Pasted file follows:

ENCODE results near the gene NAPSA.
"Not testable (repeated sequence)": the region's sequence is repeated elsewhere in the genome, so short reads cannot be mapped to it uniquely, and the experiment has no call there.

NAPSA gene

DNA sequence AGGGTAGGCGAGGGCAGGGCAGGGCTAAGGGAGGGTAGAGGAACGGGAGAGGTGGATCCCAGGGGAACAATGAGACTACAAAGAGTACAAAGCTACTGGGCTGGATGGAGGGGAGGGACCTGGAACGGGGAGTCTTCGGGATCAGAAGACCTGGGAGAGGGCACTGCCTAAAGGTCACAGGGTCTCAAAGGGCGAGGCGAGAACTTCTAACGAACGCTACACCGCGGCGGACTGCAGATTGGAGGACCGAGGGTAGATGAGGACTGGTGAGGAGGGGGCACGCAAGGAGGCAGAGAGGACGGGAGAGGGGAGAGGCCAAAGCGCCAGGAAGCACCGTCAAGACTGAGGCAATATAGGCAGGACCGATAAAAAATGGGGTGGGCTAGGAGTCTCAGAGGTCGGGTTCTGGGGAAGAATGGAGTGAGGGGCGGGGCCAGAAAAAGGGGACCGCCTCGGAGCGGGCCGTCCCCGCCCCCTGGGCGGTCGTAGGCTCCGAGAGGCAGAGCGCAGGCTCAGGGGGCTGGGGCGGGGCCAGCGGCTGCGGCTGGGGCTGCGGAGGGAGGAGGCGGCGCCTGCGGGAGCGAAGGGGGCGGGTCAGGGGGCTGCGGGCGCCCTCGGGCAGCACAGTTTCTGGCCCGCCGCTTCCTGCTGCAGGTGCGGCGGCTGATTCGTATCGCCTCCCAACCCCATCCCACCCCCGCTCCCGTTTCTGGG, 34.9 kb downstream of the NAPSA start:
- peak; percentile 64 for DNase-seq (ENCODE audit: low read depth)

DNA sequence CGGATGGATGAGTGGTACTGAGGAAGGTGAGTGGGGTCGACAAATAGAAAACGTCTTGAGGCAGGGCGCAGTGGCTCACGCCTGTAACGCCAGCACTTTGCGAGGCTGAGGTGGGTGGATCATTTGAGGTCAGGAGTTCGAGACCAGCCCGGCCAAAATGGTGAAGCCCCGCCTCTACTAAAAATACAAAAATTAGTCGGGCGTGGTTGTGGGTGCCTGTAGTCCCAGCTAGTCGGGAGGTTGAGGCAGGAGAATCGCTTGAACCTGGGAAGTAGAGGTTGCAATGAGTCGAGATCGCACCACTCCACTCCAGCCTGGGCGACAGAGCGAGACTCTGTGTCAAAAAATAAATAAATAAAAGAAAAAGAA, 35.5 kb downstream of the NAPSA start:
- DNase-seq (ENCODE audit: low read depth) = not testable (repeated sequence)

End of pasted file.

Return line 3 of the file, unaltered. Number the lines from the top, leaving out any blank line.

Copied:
NAPSA gene